The birth rate in China has declined to its lowest in 70 years since the creation of the People's Republic of China (PRC). This happened even despite the abolition of the rule, “one family, one child.”
In 2019, 580 thousand fewer children were born in China as compared to 2018, namely 14.65 million, which is the lowest rate since 1949. This is indeed a severe problem for the world’s second-largest economy. At the same time, the average life expectancy in China has increased, along with the country’s population. A situation like this is a time bomb for Chinese demography. Just think about it: a working minority will have to support a non-working majority.
In 1979, the authorities decided to slow down the rapid population growth and introduced the new policy of “one family, one child.” Violation of this policy could lead to a hefty fine, job dismissal, and even forced abortions. Exceptions were only allowed for residents of rural areas as well as for ethical minorities, and in case if the first-born child was a girl.
In 2013, couples in which at least one parent was the only child in the family became allowed to have two children. Spoiler alert: such a policy has led to gender imbalance. In 2019, China’s male population exceeded the female population by 30 million people.
In 2015, the “one-child” policy came to an end, and the government allowed everyone to have two children. However, without childcare payments and maternity leave, the whole thing met with little success, as many families simply do not have enough money, and they can’t afford another kid. The demographic trend of “one family, one child” has done tangible harm to the economy of China in several ways:
- It led to a decrease in the working-age population. Numerous and young workforce has always been the main factor that drove China’s economic growth. 57.8% of companies already find it difficult to find employees in open positions because of the population aging. According to experts’ forecasts, by 2030, the labor shortage will amount to about 50 million people.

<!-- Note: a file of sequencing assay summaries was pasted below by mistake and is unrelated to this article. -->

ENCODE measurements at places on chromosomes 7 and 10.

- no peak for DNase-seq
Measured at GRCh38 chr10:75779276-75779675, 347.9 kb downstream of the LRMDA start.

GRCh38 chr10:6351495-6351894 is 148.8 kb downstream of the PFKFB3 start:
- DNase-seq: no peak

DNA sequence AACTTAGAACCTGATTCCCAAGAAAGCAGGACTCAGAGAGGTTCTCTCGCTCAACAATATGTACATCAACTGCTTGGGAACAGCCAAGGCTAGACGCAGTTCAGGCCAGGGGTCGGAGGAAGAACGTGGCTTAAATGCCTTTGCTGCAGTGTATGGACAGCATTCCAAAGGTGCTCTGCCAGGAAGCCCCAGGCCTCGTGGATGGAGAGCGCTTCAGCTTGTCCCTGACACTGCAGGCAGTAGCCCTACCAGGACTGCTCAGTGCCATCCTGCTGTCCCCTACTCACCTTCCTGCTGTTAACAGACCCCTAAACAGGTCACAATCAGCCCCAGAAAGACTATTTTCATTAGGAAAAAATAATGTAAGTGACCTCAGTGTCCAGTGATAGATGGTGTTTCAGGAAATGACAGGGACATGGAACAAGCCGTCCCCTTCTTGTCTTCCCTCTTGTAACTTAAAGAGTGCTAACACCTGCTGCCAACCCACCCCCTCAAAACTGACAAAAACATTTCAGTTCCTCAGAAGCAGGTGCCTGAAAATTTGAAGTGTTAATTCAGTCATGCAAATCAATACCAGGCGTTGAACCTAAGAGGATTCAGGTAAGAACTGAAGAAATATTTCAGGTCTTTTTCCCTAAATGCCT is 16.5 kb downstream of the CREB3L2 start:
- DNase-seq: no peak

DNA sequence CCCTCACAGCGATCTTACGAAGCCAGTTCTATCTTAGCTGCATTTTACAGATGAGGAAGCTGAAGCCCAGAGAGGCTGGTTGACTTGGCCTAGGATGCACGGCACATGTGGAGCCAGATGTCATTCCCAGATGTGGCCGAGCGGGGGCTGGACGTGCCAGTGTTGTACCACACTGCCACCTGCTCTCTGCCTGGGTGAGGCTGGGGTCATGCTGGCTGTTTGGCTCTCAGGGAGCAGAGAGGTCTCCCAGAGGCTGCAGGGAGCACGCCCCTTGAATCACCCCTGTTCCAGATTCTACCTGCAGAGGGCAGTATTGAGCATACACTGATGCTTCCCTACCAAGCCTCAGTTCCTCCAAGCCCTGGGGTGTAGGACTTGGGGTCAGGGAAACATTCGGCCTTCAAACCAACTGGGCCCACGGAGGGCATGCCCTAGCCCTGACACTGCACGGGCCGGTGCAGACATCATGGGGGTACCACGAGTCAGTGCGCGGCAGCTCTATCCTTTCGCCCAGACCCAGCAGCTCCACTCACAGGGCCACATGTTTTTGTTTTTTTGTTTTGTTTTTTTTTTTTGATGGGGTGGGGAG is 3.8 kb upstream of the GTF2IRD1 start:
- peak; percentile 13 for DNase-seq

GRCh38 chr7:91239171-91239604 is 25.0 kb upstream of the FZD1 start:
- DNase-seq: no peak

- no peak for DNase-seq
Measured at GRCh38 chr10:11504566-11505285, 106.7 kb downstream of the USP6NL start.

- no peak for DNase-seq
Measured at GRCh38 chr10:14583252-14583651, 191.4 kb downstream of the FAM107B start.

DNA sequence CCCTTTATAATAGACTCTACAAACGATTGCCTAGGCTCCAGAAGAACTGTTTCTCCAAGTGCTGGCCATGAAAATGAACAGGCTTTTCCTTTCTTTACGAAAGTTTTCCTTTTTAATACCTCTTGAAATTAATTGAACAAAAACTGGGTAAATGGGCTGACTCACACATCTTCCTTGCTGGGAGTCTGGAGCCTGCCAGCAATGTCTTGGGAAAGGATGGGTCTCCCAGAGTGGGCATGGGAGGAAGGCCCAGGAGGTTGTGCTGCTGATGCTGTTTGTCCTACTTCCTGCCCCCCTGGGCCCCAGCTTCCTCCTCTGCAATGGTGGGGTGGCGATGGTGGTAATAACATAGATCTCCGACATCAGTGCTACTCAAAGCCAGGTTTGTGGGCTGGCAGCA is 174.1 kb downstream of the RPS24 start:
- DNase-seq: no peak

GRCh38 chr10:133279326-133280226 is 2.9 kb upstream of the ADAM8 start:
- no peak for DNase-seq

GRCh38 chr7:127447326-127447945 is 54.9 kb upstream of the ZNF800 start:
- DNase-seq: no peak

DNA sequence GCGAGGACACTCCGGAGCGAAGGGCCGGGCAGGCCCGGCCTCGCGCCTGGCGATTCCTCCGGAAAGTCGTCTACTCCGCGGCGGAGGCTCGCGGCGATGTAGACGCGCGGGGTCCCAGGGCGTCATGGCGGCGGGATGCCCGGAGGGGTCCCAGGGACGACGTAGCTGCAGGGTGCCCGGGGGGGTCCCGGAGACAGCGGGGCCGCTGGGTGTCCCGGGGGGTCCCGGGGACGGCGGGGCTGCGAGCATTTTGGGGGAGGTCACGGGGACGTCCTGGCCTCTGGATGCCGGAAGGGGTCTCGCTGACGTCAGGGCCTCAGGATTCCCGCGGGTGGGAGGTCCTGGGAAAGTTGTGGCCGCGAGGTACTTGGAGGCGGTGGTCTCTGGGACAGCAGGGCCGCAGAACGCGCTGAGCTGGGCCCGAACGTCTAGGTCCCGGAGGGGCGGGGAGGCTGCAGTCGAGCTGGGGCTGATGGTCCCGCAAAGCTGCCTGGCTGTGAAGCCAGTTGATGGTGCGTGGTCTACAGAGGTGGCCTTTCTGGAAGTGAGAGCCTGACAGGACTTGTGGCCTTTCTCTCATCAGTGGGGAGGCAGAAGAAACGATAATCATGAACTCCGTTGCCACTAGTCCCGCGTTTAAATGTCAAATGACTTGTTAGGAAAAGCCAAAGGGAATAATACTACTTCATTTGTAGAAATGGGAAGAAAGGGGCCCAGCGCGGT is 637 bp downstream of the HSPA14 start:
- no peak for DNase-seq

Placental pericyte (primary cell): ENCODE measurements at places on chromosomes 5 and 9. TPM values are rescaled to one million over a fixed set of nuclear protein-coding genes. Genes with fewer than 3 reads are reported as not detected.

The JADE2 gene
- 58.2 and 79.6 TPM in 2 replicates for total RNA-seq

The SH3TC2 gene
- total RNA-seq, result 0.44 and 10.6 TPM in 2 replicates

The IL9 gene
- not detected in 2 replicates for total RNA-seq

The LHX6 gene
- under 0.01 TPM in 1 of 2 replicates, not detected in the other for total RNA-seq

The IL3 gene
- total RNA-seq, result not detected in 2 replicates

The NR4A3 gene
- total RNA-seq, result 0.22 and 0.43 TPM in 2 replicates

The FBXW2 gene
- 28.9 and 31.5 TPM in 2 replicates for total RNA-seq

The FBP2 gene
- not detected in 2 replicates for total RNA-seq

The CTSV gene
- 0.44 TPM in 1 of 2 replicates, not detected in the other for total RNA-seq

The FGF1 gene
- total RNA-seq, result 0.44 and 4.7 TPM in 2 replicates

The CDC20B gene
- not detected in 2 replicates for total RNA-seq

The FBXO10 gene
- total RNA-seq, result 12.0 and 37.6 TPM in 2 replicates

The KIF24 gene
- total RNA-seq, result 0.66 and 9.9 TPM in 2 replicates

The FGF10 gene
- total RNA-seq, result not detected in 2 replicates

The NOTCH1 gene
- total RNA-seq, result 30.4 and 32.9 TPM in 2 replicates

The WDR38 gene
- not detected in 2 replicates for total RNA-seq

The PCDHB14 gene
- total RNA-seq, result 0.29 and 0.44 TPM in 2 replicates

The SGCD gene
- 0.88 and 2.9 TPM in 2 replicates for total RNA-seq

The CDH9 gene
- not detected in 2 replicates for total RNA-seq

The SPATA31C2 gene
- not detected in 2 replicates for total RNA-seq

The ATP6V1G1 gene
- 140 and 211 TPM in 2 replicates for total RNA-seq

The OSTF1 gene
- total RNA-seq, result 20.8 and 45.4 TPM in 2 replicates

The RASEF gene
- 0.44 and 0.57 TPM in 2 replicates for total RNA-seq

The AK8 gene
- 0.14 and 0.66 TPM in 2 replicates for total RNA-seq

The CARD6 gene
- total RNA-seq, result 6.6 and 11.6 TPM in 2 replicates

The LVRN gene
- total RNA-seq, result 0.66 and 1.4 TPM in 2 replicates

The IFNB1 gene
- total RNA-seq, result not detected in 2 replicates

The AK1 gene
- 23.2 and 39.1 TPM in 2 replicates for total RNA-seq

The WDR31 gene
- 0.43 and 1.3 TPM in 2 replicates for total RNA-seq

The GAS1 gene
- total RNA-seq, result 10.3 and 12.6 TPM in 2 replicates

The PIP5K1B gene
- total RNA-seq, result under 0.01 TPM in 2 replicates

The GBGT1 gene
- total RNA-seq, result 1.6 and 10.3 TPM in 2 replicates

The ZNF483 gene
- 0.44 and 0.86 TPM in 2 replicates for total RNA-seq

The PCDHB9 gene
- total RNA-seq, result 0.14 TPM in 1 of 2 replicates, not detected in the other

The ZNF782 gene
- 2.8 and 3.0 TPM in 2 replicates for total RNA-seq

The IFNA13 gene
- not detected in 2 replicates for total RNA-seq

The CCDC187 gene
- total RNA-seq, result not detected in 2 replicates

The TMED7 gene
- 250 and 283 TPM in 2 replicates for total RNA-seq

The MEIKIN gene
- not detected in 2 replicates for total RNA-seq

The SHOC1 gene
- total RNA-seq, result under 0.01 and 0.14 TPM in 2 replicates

- Consumption has become less active, mainly because of the young population decline. In recent years, China has been actively trying to increase the domestic market, but demand for it is weakening amid demographic problems. Last year, retail sales grew by only 8%, which is the worst result since 1999.
The most recent projections regarding the aging of the population in the 21st century indicate that in 2053, the number of senior citizens in China will increase to 487 million people. According to the United Nations, an “aging” population is the one that has more than 10% of people over 60 years old, and this is what is expected to happen with China in 2053. In the second half of the 21st century, China will be the oldest country in the world in terms of population.
There are some ways of solving this problem, including increasing the retirement age, attracting migrants to work, introducing of AI-based systems in the manufacturing and service industries, and the most drastic measure is a coronavirus.
The coronavirus pandemic and the virus itself have been surrounded by a variety of outlandish and weird conspiracy theories from the very beginning. The most common one says that the novel coronavirus predominantly kills older adults and that it was artificially created to ease the burden of retirement for the global economy. Below you will find some facts, and it’s up to you whether to believe them or not.
Statistics you can’t argue with: older people are most vulnerable to becoming infected with SARS-CoV-2, the novel coronavirus. The average age of those who died from COVID-19 is 79.4 years old, and 71% of them are men.
Let’s look at the situation in Italy. Italy is one of the countries with the oldest population in the world. The data show that the average age of those who died from the coronavirus is 81 years old. Yes, there is an opinion that older people are not the only category at risk; people with certain health problems are vulnerable, too. But according to researchers, 60% of all older people have at least one chronic disease. Heart disease, cancer, diabetes – all of these can exacerbate the coronavirus infection and increase the likelihood of developing severe illness and death.
A study was conducted in China that showed that people infected with the coronavirus and who have one chronic disease have a 1.8 times greater chance of death, those who have two chronic diseases have a 2.6 times higher chance.
It is reasonably expected that the coronavirus will be the main cause of death among older people, which means there will be no one left to give pension payments to.